Quicksink Joint Capability Technology Demonstration (JCTD)
Quicksink Joint Capability Technology Demonstration (JCTD)

US Air Force’s Quicksink Joint Capability Technology Demonstration (JCTD) Sinks Surface Vessel


The U.S. Air Force Research Laboratory and Eglin Air Force Base’s Integrated Test Team demonstrated a new low-cost, air-delivered capability for defeating maritime threats April 28, that successfully destroyed a full-scale surface vessel in the Gulf of Mexico. An F-15E Strike Eagle released one modified GBU-31 Joint Direct Attack Munition, or JDAM, as part of this test, the second experiment in the QUICKSINK Joint Capability Technology Demonstration, or JCTD, funded by the Office of the Under Secretary of Defense for Research and Engineering. The test succeeded through a collaborative effort with AFRL, the 780th Test Squadron of the 96th Test Wing, and the 85th Test and Evaluation Squadron of the 53rd Wing.
Quicksink Joint Capability Technology Demonstration (JCTD)
Quicksink Joint Capability Technology Demonstration (JCTD)

AFRL scientists and engineers are developing a weapon open systems architecture, or WOSA, seeker to enable precise placement of the weapon. The implementation of WOSA also lowers costs by providing modularity via the ability to plug-and-play different manufacturers’ seeker components, which can lead to reduced weapon system costs and enhanced performance. The QUICKSINK program, a partnership with the U.S. Navy, aims to provide options to neutralize surface maritime threats while demonstrating the inherent flexibility of the joint force. This JCTD uses a JDAM to rapidly deliver an immediate effect on stationary or moving maritime targets at minimal costs. While torpedoes predominantly sink enemy ships via submarines, new methods explored through QUICKSINK may achieve anti-ship lethality with air-launched weapons, including modified 2,000-pound JDAM precision-guided bombs.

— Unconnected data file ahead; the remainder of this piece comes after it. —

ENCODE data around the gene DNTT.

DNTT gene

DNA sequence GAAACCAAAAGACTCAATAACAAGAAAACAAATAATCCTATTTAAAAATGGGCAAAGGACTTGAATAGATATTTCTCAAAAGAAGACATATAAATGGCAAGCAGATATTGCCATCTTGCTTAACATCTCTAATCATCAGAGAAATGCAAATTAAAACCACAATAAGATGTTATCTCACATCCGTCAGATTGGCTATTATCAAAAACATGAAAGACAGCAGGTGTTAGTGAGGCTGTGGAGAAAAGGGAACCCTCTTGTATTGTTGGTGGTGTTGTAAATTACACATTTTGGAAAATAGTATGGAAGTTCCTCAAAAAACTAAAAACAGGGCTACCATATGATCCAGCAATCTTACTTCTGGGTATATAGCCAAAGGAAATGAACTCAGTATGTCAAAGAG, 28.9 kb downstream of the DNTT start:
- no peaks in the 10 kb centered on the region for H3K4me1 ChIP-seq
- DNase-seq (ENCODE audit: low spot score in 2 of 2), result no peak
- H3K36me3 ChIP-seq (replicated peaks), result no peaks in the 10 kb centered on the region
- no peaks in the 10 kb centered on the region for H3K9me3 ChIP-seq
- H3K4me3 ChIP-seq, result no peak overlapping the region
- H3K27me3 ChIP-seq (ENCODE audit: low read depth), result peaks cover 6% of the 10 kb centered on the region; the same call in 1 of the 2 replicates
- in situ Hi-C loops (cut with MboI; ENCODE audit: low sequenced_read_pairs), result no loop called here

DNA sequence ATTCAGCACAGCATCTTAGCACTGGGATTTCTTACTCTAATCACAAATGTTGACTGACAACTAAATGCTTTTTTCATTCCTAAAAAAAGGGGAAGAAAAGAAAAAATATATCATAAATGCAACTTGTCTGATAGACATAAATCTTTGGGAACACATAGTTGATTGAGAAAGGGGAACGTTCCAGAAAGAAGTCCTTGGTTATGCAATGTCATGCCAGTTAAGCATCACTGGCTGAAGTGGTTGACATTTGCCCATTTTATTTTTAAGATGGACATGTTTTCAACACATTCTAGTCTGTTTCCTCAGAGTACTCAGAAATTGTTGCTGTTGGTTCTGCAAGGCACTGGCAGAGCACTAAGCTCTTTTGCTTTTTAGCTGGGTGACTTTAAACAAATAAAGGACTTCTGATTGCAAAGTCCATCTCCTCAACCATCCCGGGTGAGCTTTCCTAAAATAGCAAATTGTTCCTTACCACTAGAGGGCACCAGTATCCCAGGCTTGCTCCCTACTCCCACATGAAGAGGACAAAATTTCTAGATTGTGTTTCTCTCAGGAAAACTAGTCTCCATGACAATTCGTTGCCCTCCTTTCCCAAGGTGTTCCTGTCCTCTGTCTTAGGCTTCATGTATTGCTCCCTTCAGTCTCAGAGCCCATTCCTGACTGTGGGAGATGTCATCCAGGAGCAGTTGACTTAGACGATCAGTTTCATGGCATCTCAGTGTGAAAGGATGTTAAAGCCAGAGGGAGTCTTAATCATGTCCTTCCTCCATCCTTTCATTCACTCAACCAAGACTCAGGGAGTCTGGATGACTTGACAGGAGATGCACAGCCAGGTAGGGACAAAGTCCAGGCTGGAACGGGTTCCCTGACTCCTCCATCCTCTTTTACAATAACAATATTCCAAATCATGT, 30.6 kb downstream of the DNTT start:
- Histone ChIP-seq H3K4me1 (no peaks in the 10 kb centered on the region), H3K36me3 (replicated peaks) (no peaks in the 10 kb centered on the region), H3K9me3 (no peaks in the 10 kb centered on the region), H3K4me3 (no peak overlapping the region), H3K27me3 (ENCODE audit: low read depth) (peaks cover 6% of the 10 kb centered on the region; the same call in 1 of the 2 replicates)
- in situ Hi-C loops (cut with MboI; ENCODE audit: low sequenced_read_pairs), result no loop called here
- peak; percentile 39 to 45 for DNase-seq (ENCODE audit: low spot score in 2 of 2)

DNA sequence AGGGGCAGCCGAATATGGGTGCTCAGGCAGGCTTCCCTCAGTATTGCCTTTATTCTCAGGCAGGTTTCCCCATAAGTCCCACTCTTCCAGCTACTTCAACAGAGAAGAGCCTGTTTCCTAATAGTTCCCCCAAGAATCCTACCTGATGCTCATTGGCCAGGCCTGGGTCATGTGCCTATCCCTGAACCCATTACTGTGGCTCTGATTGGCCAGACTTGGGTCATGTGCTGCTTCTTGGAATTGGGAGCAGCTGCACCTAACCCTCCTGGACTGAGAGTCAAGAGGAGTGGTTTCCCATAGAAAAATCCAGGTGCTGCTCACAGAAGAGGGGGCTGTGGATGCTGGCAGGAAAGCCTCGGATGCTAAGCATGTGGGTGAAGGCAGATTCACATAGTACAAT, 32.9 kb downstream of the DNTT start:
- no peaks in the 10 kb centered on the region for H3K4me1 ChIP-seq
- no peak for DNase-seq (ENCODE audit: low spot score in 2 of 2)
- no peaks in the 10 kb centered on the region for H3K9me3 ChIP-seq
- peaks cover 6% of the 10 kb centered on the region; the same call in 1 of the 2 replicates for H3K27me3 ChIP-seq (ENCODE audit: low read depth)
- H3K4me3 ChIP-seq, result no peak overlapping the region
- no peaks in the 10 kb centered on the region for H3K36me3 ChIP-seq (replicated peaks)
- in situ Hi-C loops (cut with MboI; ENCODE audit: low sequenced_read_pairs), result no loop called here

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Quicksink Joint Capability Technology Demonstration (JCTD)
Quicksink Joint Capability Technology Demonstration (JCTD)

Torpedoes, such as the heavyweight MK-48, are still the primary method used to sink enemy ships. New methods explored through QUICKSINK may be able to achieve the same kind of anti-ship lethality with air-launched weapons, including modified 2,000-pound class Joint Direct Attack Munition precision-guided bombs. A Navy submarine has the ability to launch and destroy a ship with a single torpedo at any time, but QUICKSINK JCTD aims to develop a low-cost method of achieving torpedo-like seaworthy kills from the air at a much higher rate and over a much larger area. This new capability will provide combatant commanders options to neutralize surface maritime threats and demonstrates the inherent flexibility of the joint force. QUICKSINK is an answer to an urgent need to quickly neutralize massive maritime threats over massive areas around the world.

Quicksink Joint Capability Technology Demonstration (JCTD)
Quicksink Joint Capability Technology Demonstration (JCTD)

This latest experiment allowed researchers to assess the scientific and technology challenges associated with the QUICKSINK concept for operational use. A Navy submarine has the ability to launch and destroy a ship with a single torpedo at any time, but the QUICKSINK JCTD aims to develop a low-cost method of achieving torpedo-like kills from the air at a much higher rate and over a much larger area. As it was released over the Gulf of Mexico, where Eglin AFB operates the 120,000 square mile Eglin Gulf Test and Training Range, stakeholders watched the QUICKSINK demonstration online thanks to multiple camera feeds from aerial platforms. The QUICKSINK mission was successful thanks to the hours of planning and preparation provided by the entire test team. This was another example of how the 780th Test Squadron supports weapons developmental test customers and helps deliver unique capabilities to the fighter jet. OUSD(R&E) awarded this JCTD to AFRL’s Munitions Directorate in fiscal year 2021 as part of its ongoing Maritime Weapon Program.

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